It's not rated. Also, lots of folks get murdered by sword. So, "Not Rated for Sword Murder" is what I'm going to have to stick with.
DIRECTOR: Kazuo Ikehiro
Do you know how hard it is going to be to individually review Zatoichi movies? I already mentioned this in my Lone Wolf and Cub thing, but there's a billion Zatoichi movies...and they're all the same movie pretty much. I bought the box set a million years ago. I got through a couple of them, really enjoyed them, but then found myself full on Zatoichi. This means that I only have a billion more movies to go. I sat down the other night when my wife went to her girls' group and popped in a Zatoichi movie. Ten minutes in, I realized I had seen this one. Popped on the next one. I've seen that one two. Twenty minutes later, I found the next one in the series that I hadn't seen. Hence, my review for Zatoichi's Flashing Sword. I don't even know what I'm going to do about this one.
Since this is my first official Zatoichi review on this page, I guess I better give you the premise. Zatoichi is a blind swordsman and masseuse (apparently a thing) who traveled around Japan fighting gangsters and yakuza because they try to cheat him. Every movie reminds you that people think that they can kill a blind guy and then he goes all Daredevil-before-Daredevil on them with a sword. They die screaming horrible and he taps his way to the new town. I heard Quentin Tarantino make reference to these movies. Then Criterion released them. Then Barnes and Noble had a sale on the box set. Then I had a stack of coupons that all worked. Here I am today with a billion unwatched Zatoichi movies. The weird part is that I really enjoy them, but I have to be critical of their release schedule. Look up the Wikipedia release dates for these movies. (Here's a link. en.wikipedia.org/wiki/Zatoichi#List_of_original_films. ) Note: This is one of four Zatoichi films released in the same year. This is the seventh film overall. The schedule is more like television than film, but they were released in theaters and the run time matches the fact that they are films. The budget ain't half bad either on these movies. It's just the frequency of these films leaves little room for straying from the formula. It also helps if you have a working knowledge of feudal Japan outside of the YouTube clip.
But Zatoichi typifies what makes jidaigeki so intriguing. The films are set firmly in Japan, where yakuza dominated regions and demanded tribute. They are the gangster films of Japan and they do that formula really well. Zatoichi goes a bit farther and adds an element of mindless violence and coolness to the films as well. A bigger task that the filmmakers have to undergo rather than beefing up the plots is deciding set pieces for Shintaro Katsu to play in. This one's great playground, albeit brief, is a lake. Zatoichi murders some folks underwater with a sword. That's awesome. He also does this really cool thing with a candle that is the only tie between the plot and the title, but I couldn't find a high res still to put above. So the big thing is, again, how do you review these movies individually?
This is the definition of franchise fatigue. I love Zatoichi as a character. The concept is very cool, if not completely unbelievable. I know I attacked the same character in Rogue One, but Zatoichi is the OG of the blind killing machine. His personality is great, if not a little goofy. I even enjoy the idea of watching the movie. The movies themselves are great. I might even say that I like this one a little bit more than some of the other ones I watched. But I also get bored watching the same thing over and over again. (I can hear the collective audience just shouting, "Then just don't watch them." That, collective unconscious, is not an option.) But fatigue happens when you get too much of a good thing over and over. I think that's why people are more annoyed at Iron Fist than the criticisms I've actually read. (Also, that's why I've been slow to post new movie reviews. I'm trying to knock out Iron Fist.) I get so bored and I can't possibly get attached to new characters. Like with most of the Zatoichi franchise, there is a likable boss and a romantic interest. But by this point, I knew that neither of these characters actually had any investment because they never do. James Bond at least has the advantage over Zatoichi because at least there is some time between those films. James Bond really becomes a look at the era rather than an analysis of a character. James Bond, although rare, will also change its formula from time to time. Seven films in and we have many of the same conflicts as in the first movie, with the exception that he is now a fugitive. For a half second, I really thought the plot was going to give me something new. The movie teased a bullet throwing Zatoichi off his game. He actually seemed genuinely blind, but that thread was simply to pad out the movie and didn't actually get addressed at all. I would have loved to see him relearn everything that he took for granted before, but I was not so lucky. The movie plays out the same way, all the way to the epic finale. I applaud the fact that the end was at least shot differently. I really liked the bird's eye angle for the mass slaughter I was getting. But the emotional beats? Exactly the same.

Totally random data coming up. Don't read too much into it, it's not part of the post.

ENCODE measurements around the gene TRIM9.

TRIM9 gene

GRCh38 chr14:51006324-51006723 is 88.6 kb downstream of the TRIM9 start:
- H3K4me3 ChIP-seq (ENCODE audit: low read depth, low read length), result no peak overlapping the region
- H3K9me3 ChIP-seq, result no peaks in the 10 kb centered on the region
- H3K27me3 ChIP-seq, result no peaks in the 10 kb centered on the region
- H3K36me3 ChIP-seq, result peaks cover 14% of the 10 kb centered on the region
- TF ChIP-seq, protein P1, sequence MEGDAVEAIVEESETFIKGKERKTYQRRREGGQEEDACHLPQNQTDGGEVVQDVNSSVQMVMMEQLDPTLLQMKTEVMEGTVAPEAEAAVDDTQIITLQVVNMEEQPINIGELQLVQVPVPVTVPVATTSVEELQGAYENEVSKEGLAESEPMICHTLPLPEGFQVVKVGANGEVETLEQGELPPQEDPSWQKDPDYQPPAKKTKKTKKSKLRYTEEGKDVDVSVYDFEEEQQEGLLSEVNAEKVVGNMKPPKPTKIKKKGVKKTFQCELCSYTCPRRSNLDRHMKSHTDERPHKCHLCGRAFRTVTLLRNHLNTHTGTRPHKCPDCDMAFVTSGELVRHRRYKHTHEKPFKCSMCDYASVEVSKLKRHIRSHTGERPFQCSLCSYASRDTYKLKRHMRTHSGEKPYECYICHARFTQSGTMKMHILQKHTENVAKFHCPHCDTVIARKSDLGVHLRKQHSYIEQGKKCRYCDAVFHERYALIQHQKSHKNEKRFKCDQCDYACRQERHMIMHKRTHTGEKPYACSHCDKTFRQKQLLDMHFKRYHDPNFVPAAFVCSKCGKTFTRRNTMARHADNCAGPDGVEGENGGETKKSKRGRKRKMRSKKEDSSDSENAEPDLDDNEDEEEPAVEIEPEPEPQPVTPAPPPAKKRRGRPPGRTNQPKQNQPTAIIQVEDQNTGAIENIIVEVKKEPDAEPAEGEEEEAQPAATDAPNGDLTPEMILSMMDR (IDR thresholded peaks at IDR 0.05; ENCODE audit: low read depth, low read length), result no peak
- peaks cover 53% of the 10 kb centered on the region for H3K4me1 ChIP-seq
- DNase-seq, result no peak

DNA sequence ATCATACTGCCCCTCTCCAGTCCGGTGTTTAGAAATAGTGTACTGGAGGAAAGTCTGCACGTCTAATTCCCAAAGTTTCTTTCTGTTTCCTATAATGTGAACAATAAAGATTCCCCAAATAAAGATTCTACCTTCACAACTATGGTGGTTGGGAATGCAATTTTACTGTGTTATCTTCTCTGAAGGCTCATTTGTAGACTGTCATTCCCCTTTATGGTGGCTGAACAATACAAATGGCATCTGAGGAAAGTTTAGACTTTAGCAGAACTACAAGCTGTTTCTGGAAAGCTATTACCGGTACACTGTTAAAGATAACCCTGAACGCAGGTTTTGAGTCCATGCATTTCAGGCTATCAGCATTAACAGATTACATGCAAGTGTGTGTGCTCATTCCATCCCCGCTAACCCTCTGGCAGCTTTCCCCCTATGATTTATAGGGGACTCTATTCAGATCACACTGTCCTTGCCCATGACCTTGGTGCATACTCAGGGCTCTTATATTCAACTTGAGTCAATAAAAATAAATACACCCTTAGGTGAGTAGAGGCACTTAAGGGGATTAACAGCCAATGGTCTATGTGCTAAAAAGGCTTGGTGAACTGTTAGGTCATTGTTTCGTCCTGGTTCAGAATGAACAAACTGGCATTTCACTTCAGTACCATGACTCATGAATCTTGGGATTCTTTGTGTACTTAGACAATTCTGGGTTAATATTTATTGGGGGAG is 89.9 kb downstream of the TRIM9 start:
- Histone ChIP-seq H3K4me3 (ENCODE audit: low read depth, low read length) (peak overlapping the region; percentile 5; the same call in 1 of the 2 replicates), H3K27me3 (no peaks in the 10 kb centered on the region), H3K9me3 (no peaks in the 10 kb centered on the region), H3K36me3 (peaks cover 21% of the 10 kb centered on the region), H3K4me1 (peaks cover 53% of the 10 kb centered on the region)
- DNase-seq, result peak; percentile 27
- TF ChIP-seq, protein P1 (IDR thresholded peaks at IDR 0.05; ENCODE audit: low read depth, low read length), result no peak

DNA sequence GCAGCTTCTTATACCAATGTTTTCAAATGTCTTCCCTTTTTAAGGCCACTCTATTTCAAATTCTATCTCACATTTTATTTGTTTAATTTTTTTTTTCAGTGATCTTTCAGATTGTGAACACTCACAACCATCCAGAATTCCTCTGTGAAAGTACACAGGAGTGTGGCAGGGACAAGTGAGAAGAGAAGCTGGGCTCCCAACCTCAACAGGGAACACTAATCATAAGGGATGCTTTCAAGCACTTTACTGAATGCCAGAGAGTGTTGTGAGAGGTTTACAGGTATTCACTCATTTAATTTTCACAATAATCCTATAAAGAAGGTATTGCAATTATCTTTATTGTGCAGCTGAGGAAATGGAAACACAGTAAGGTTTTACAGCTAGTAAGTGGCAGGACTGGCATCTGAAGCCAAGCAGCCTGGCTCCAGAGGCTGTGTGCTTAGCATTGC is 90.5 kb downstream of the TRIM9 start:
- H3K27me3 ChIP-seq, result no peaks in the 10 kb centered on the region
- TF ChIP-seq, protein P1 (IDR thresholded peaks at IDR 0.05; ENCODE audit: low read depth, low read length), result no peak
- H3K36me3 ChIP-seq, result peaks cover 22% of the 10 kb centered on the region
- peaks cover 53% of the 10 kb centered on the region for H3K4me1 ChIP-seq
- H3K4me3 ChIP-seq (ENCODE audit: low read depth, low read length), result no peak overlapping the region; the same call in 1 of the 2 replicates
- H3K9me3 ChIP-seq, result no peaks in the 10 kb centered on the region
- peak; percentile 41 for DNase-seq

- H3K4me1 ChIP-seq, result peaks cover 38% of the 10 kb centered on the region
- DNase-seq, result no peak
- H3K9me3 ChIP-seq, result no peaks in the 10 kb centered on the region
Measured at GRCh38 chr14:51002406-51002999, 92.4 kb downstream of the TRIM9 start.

Do you know how much Zatoichi stuff I burned in this review? If you thought I was scared about writing a Zatoichi criticism before, what will I have to write for the next one, Fight, Zatochi, Fight?
Film is great. It can challenge us. It can entertain us. It can puzzle us. It can awaken us.
Mr. H has watched an upsetting amount of movies. They bring him a level of joy that few things have achieved.